Like so many industries, book sales are cyclical. And the lows feel very, very low. So most writers have a second job if their partners can’t carry the financial load alone. Yes, I said “second” job, not “day” job because writing is a job. A lot of writers can’t let go of the idea that writing isn’t a job because we often think of writing as a vanity—a hobby. But it’s not. It’s a job. There are days when I’ve had a marathon of words or a particularly difficult scene to write, and I’ve walked away from my desk exhausted, struggling to remember words, and needing to veg out. Just like a “day” job.

There was a second misconception there: that a successful writer shouldn’t need another job outside of writing.

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This one is hard for me. Not that I think that of other writers, but that I think that of myself. Like I said, financially, I’ve been successful in writing, but that doesn’t mean I’m immune to the cycles of book sales. And I’ve had side hustles related to writing; I offer professional beta reading and content editing. But that’s not steady work for me. My partner works very hard and we’ve traded carrying the financial load throughout our relationship. But I knew it was time that I looked for a second job outside of writing again.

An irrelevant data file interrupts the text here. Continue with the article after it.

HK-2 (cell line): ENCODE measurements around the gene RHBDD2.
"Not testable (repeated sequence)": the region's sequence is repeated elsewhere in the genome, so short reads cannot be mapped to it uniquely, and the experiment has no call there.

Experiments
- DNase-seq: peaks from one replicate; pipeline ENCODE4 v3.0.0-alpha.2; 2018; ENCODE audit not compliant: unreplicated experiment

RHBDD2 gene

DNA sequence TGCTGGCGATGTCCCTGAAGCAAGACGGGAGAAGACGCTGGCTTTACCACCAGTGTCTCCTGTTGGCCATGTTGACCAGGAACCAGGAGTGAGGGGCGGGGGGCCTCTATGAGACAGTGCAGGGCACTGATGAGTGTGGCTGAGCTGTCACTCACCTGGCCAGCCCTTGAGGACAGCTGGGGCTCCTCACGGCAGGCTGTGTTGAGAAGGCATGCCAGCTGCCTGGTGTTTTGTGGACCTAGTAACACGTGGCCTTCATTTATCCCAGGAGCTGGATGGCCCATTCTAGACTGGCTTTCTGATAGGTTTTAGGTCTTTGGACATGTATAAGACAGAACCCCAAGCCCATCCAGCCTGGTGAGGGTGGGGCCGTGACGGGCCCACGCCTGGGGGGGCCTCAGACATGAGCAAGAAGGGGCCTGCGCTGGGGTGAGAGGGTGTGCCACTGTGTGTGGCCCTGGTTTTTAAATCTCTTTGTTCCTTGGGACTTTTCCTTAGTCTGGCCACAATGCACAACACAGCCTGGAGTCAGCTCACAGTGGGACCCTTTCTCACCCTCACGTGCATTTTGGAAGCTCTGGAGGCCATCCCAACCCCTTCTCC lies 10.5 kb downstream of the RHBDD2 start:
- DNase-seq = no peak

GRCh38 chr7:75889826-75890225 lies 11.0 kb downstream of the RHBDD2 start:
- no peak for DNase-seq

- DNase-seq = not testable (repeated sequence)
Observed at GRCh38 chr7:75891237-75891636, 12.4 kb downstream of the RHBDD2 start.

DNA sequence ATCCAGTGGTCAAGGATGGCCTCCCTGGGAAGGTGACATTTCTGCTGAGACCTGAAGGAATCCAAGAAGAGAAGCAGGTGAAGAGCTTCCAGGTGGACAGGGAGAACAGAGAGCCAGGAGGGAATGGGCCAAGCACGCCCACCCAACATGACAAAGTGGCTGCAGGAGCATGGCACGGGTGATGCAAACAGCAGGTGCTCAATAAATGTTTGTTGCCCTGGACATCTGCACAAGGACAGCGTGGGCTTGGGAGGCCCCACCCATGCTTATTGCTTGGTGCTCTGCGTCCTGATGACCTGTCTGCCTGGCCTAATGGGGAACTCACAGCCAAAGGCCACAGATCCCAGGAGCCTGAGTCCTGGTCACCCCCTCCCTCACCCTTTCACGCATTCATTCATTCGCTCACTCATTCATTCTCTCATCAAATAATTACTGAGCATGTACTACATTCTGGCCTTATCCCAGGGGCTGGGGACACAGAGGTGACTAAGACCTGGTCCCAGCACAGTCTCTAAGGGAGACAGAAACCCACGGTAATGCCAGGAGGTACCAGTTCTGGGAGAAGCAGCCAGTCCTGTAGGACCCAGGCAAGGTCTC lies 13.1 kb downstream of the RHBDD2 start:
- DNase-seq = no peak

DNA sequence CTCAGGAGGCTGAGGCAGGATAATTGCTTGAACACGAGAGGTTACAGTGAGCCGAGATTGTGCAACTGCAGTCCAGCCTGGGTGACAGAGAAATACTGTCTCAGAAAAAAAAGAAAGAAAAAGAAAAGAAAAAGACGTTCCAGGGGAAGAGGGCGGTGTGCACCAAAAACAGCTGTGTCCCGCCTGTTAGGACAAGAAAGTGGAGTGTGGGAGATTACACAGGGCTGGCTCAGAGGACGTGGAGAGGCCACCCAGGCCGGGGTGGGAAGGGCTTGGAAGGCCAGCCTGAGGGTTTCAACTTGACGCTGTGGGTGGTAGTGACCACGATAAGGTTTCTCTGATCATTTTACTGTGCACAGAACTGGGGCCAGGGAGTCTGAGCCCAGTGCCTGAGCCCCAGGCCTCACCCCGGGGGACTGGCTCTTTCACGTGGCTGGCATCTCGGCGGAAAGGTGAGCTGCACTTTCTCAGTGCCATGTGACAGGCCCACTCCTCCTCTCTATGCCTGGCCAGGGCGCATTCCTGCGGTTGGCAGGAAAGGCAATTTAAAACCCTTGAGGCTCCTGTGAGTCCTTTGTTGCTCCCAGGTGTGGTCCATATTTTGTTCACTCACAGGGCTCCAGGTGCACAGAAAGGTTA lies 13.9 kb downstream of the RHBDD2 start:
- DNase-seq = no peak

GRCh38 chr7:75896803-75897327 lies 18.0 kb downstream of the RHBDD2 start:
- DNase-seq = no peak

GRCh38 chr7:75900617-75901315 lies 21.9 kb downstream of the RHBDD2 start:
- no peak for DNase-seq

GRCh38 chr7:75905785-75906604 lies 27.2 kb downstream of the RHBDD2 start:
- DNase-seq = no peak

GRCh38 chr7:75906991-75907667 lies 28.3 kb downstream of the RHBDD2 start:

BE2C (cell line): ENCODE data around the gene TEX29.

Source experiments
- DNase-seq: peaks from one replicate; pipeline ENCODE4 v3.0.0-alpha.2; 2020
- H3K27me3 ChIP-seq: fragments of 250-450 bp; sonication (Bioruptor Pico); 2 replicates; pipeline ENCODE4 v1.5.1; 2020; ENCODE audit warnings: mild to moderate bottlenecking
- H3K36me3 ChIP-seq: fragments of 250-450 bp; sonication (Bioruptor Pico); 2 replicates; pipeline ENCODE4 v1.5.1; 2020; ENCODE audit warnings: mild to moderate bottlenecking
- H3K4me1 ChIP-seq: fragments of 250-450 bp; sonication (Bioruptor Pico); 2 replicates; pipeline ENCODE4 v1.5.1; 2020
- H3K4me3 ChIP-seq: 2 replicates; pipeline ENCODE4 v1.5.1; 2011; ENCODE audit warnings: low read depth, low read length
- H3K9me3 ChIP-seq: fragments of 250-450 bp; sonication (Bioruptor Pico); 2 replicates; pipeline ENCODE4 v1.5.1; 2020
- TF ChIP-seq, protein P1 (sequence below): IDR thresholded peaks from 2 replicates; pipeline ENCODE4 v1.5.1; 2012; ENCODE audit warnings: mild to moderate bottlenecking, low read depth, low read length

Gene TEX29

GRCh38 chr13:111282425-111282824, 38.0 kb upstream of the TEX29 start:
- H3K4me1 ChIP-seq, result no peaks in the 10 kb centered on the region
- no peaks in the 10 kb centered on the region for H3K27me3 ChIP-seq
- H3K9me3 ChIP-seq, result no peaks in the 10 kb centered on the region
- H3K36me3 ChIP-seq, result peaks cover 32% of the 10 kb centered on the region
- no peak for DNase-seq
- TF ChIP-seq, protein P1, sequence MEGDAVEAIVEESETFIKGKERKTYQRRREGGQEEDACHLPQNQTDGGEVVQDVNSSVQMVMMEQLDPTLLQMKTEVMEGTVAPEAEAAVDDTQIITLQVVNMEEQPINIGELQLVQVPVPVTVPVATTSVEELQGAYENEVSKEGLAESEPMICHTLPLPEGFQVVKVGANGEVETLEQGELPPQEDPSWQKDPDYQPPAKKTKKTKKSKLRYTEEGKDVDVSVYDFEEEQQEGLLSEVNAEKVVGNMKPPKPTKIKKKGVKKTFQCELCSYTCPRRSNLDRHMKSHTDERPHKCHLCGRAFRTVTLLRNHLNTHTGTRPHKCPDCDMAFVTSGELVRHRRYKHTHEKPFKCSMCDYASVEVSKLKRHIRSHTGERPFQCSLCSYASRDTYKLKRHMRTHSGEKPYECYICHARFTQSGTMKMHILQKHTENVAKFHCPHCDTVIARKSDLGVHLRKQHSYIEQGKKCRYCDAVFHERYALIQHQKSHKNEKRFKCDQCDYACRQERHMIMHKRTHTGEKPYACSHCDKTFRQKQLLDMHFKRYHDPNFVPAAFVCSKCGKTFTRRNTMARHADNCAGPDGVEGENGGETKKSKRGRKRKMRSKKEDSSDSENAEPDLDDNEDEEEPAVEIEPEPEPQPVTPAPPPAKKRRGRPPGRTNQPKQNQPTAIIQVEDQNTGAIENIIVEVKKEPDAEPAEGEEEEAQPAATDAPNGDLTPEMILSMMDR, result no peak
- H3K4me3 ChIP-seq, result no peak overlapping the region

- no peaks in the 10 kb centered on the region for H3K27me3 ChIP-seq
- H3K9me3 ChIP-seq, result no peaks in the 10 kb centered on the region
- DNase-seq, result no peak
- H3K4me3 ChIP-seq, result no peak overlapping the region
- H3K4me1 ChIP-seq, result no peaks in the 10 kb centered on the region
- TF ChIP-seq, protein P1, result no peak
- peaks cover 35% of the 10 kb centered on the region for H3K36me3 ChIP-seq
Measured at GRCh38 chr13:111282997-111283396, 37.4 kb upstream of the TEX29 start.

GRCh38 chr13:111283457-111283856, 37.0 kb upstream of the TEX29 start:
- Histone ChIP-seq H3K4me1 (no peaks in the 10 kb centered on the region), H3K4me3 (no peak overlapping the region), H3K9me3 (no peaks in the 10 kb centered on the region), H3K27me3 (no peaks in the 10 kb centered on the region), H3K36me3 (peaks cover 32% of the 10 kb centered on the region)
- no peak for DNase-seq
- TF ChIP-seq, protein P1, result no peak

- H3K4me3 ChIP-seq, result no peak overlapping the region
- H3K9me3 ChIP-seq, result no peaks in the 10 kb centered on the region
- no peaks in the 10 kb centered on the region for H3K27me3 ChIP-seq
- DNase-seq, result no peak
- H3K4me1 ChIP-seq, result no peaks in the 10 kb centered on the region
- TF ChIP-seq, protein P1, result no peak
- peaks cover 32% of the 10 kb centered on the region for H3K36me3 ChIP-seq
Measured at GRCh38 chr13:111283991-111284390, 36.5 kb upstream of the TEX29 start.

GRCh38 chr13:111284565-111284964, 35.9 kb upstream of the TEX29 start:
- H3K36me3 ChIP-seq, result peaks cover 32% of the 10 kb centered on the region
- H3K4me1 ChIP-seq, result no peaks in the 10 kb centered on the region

It’s a hard pill to swallow. I was doing so well, I shouldn’t need to do this! But. I just can’t, as prolific as I have been, I can’t pump out a book a month or every other month to keep up with the new generation of self-publishers who do this. I’m not formulaic and my stories take energy and power from me. I can only give so much.

But as soon as I made this decision, and as soon as I saw the first money in my bank account from this decision, a weight was lifted from my shoulders. I almost passed out from relief it was so over-whelming.

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And now I don’t feel guilt from taking time to write. I’m actually excited to get back to writing. No, you shouldn’t ever feel guilty writing, but I’m just telling you where I was in my headspace. I want to enjoy writing and I can’t if I feel guilt, even if that guilt is totally self-imposed.

So if you’re in the place where you think you aren’t a “real” writer if you have a “day” job or if you’ve been a writer and can’t quit said day job to be a full-time writer or if you are a full-time writer and realize the bills are closing in and need to get a second job, none of it matters. None of it takes one tiny piece of your success away. I’ve met best-seller listers who are baristas at Starbucks.